Tiffany to rebuild watch business once it resolves Swatch spat
NEW YORK, Sept 6
NEW YORK, Sept 6 (Reuters) - Tiffany & Co sees big potential in its watch business and plans to build it back up once its feud with one-time partner Swatch Group SA is settled, the U.S. jeweler said on Thursday.
The company only gets about 2 percent of sales from watches now, but Chief Executive Officer Michael Kowalski said at a conference that the percentage could be much more over time and even return to the 9 percent level of two decades ago.
"We are working very diligently to imagine what our watch business might look like once our disagreements with the Swatch Group are behind us," Kowalski said at a Goldman Sachs retail conference in New York.
In 2007, the company formed a joint venture with Swiss watchmaker Swatch to develop, produce and distribute Tiffany-branded timepieces. The arrangement, intended to last for 20 years, never turned into big business for either company, and the deal ended a year ago.
The companies have sued one another in arbitration court in the Netherlands, where their Tiffany Watch Co joint venture is domiciled. The case goes to arbitration this autumn.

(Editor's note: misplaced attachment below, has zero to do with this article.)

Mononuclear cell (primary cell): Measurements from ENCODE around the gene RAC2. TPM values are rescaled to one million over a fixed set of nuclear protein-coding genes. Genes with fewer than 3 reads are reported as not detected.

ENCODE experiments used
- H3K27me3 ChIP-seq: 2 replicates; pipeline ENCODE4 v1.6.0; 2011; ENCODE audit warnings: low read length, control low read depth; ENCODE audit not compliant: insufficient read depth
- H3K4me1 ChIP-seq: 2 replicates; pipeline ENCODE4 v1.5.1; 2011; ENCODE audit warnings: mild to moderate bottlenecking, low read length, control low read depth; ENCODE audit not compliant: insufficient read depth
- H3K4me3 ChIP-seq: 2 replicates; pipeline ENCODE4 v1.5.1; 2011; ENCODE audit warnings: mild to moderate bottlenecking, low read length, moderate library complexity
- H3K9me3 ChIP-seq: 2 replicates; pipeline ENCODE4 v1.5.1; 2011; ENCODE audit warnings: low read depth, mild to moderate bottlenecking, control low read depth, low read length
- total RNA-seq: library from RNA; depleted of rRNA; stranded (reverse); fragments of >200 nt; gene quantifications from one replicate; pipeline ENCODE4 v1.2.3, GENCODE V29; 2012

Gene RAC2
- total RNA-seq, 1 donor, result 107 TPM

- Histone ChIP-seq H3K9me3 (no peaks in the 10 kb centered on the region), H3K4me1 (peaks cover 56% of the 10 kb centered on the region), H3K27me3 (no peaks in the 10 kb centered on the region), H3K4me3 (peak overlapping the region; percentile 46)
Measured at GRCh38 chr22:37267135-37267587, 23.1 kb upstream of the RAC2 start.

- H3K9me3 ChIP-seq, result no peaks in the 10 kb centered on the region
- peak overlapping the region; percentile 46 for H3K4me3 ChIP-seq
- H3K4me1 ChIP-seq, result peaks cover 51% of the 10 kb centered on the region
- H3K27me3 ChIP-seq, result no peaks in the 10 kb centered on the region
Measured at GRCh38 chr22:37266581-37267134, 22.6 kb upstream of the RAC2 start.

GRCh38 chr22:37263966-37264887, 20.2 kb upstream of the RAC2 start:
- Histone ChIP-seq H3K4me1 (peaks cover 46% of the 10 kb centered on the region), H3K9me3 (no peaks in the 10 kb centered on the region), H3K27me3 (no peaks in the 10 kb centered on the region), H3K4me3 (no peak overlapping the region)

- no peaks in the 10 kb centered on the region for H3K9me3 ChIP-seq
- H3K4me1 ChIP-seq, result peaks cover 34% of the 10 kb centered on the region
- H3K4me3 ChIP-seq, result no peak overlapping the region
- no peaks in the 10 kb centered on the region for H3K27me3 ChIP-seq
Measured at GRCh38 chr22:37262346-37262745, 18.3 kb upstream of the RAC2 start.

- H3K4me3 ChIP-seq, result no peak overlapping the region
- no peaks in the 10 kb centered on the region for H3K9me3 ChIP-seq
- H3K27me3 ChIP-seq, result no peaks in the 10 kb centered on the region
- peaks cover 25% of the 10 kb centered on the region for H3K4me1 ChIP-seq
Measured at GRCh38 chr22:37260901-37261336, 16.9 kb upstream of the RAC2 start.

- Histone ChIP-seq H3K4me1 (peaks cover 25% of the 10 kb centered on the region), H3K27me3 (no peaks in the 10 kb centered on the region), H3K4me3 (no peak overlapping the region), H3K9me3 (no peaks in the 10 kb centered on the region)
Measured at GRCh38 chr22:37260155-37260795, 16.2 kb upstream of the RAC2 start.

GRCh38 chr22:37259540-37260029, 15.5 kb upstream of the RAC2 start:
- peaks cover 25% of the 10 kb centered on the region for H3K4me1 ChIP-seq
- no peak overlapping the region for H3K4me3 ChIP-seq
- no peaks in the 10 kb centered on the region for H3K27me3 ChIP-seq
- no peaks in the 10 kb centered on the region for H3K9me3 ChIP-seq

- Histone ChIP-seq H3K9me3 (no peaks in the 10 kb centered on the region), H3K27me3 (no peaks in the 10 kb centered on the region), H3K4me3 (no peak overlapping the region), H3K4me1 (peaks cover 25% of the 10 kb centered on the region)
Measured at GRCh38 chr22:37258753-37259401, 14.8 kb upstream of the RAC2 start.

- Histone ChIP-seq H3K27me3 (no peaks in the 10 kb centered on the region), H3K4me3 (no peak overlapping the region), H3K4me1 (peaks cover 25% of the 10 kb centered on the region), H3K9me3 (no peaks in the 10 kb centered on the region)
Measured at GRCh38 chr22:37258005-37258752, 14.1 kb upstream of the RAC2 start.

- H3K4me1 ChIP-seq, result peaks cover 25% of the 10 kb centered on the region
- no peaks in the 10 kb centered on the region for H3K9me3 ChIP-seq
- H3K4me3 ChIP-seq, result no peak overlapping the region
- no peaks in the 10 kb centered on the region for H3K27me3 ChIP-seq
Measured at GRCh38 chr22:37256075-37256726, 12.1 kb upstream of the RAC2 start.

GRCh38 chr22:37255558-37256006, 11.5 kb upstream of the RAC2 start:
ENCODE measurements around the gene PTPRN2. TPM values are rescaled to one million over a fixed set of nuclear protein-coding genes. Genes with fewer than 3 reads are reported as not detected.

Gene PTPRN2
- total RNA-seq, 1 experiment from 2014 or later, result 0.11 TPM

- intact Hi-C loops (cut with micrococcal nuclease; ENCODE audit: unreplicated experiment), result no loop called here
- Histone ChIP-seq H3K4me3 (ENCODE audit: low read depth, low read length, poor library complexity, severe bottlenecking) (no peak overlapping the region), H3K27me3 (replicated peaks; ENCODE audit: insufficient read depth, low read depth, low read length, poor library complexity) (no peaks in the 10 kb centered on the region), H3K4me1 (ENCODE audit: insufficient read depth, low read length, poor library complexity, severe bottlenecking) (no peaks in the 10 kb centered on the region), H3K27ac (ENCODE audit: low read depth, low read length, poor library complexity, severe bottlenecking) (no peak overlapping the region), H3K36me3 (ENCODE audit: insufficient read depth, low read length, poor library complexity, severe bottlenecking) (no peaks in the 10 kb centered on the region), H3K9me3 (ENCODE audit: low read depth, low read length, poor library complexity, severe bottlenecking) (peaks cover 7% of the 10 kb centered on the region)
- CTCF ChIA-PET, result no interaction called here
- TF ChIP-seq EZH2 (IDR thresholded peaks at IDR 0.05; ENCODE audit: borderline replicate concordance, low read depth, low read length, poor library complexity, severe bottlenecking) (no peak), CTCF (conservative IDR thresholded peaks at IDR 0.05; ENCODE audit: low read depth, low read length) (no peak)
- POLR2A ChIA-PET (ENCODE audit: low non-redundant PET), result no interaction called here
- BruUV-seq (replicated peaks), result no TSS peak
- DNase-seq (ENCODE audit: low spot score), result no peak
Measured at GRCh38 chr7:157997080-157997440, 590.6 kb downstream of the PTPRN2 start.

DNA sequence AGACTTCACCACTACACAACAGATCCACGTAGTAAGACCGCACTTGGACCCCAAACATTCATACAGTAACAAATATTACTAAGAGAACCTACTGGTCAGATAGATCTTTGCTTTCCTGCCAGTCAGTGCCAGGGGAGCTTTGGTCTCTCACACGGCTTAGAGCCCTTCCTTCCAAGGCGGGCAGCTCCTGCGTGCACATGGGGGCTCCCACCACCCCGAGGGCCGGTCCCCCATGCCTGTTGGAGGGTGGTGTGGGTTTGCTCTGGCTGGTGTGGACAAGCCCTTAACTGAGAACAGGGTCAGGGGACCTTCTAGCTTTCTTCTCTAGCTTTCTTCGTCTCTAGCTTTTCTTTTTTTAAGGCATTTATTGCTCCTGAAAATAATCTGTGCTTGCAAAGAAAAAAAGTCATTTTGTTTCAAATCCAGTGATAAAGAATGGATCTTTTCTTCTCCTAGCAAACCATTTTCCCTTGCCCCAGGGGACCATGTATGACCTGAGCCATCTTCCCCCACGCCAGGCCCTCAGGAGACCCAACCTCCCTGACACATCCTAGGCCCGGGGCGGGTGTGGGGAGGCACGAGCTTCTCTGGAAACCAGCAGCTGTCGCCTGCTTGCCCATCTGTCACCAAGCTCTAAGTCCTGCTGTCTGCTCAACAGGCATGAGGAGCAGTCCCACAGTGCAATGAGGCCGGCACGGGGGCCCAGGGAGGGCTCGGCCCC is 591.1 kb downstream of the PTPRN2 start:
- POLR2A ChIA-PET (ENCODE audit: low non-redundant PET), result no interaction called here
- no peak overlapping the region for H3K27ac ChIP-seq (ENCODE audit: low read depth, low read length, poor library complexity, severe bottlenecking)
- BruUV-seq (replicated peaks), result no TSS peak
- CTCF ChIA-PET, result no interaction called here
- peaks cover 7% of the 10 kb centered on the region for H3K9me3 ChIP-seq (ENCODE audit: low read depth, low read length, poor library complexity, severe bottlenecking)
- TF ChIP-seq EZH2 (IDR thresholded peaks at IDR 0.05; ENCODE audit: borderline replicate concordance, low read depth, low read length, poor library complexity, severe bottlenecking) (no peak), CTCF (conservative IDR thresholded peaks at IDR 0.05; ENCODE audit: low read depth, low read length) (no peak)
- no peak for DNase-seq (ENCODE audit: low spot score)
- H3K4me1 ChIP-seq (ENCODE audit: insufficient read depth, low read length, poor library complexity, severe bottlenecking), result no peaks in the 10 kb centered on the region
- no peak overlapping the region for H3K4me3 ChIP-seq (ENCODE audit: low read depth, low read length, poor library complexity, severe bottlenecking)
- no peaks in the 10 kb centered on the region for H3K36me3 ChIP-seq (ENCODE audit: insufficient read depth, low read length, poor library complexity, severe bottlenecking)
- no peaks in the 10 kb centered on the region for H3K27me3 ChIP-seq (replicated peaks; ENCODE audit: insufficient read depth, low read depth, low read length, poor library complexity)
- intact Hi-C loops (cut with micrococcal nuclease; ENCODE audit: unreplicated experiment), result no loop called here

Kowalski said that in the late 1980s, watches made up 8 percent to 9 percent of Tiffany's sales. That shrank as the company decided to focus more on its engagement jewelry business.
Watches will never be 50 percent of sales for Tiffany, but the business is "a great opportunity for us," Kowalski said.
Swatch Group, the world's largest watchmaker, faulted Tiffany for "systematic efforts to block and delay development of the business." Tiffany in turn has said that Swatch did not honor the terms of the agreement, including providing adequate distribution.
- Radar showed missing plane may have turned back: Malaysia military
- Malaysian jetliner may have turned back before vanishing |
- Malaysian plane presumed crashed; questions over false IDs |
- Exclusive: Probe into missing Malaysia plane looks at possible mid-air disintegration - source
- CORRECTED-UPDATE 4-Malaysia Airlines plane crashes in South China Sea with 239 people aboard - report